South Brooklyn Marine Terminal (SBMT), built in the 1960s and once an active container terminal and general cargo facility in the Upper New York Bay, is transforming into a support hub for the development of offshore wind along the US Atlantic coast. 

Norwegian utility company Equinor and British oil and gas company BP, which are developing offshore wind projects off the New York coast, signed an agreement in March 2022 to transform the terminal into an operations and maintenance base. The two companies have a 50:50 stake.

Advertisement

According to the New York City Economic Development Center, the terminal will become a hub to support the Empire Wind and Beacon Wind offshore wind farms being developed by Equinor and BP. 

“New York has shown unflagging determination to become a focal point of the region’s offshore wind industry and this agreement offers tangible evidence that this vision is quickly coming to life,” Siri Espedal Kindem, president of Equinor Wind US, said in a statement on March 3.

Both companies said in a statement that they will co-invest between $200m and $250m in infrastructure upgrades of SBMT, adding more than 1000 direct and indirect jobs annually to the region. Both expect that its 73-acre site (295 square kilometres) will become one of the largest offshore wind port facilities in the US. 

Equinor adds that its efforts at the SBMT are “progressing well” and the construction will start when relevant permits are secured.

The two companies have contracts for three offshore wind projects in New York, totalling more than three gigawatts (GW) of energy by 2030. In June, they also announced the launch of a New York-based Offshore Wind innovation hub to facilitate start-ups in the offshore wind industry.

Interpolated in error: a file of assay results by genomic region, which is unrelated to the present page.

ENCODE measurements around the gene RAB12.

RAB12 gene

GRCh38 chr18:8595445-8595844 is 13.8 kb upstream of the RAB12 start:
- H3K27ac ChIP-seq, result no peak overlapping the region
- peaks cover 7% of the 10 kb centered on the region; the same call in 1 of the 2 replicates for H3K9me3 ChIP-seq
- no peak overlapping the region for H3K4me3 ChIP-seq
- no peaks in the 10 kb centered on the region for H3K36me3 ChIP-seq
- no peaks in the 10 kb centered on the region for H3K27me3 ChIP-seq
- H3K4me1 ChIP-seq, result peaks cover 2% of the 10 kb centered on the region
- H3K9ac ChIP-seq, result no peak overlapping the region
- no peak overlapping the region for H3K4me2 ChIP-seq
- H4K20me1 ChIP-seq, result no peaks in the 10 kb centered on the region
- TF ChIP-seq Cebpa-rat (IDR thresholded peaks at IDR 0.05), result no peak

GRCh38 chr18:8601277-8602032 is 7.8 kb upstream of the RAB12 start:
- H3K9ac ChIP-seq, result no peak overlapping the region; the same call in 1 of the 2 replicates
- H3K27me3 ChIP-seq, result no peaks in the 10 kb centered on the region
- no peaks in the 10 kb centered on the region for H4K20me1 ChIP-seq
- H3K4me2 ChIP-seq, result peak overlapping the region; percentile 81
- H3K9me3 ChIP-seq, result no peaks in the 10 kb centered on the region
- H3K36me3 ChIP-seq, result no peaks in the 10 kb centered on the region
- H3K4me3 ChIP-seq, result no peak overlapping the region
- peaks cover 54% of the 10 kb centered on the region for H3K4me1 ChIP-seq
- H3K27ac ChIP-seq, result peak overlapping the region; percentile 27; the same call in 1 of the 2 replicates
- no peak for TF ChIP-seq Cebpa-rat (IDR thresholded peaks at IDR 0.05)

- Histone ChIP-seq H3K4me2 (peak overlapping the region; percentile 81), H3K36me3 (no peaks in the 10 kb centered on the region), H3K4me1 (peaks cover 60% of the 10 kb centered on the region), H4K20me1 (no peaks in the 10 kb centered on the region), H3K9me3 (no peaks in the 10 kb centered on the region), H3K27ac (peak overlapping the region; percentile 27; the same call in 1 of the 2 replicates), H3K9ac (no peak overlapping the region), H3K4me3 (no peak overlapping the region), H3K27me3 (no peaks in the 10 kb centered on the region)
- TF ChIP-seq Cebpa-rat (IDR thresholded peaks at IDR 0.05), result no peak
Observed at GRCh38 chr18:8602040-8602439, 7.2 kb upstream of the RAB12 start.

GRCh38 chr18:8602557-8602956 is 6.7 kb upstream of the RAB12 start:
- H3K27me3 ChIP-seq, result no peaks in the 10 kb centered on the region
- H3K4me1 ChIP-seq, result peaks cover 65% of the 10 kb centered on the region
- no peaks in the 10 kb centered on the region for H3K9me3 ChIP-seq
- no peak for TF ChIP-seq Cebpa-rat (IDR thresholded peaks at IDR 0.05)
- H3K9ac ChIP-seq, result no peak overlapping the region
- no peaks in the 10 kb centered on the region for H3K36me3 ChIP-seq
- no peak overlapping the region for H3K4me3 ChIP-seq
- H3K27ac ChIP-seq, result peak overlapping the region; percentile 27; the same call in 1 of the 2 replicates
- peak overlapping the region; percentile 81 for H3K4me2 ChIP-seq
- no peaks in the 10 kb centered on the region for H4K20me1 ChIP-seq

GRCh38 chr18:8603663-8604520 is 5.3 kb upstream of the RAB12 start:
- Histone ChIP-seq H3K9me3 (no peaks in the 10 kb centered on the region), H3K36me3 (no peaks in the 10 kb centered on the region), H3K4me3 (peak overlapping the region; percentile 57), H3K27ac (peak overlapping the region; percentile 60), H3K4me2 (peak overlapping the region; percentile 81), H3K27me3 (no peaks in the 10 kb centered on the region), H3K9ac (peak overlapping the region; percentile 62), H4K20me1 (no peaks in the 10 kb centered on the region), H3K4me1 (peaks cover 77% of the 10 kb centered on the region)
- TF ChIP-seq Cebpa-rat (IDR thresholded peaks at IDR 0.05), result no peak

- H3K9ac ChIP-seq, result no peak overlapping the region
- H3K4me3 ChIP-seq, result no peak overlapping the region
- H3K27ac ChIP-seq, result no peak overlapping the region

New entrants

Advertisement

“Offshore wind is a nascent industry in the US,” says Samantha Woodworth, senior research analyst at consultancy Wood Mackenzie. 

New York State has five offshore wind projects in development: Beacon Wind, Empire Wind 1 and 2, Sunrise Wind, and South Fork Wind Farm; only the 132-megawatt South Fork project is under construction. Beacon and Empire Wind 1 projects, which will be operated by BP and Equinor jointly, are going through a permitting process and are expected to be operational in 2028 and 2026 respectively.

Ms Woodworth adds that New York is well positioned for offshore wind, with average wind speeds of between 9.6 miles per hour (mph) and 12.9mph.

“Long Island, a densely populated island in south-eastern New York, and New York City are significant load centres, meaning that their electricity demand is very large. Coincidentally, those are also the locations where the transmission lines from these offshore projects will make landfall, so the power can be directly used to service that demand,” she says. 

She expects that the offshore wind farm in New York City will grow rapidly, driven by decarbonisation goals and funding. “The New York state’s offshore wind target, federal support as well as available tax credits, provide administrative support helping projects come to fruition.” 

The state of New York has set a deployment target of 9GW of offshore wind capacity by 2035.  

Under the system, the federal tax credit provision for offshore wind farms provides a rebate of up to 30% for offshore wind projects that begin construction before January 1, 2026.

This article first appeared in the December 2022/January 2023 print edition of fDi Intelligence. View a digital edition of the magazine here.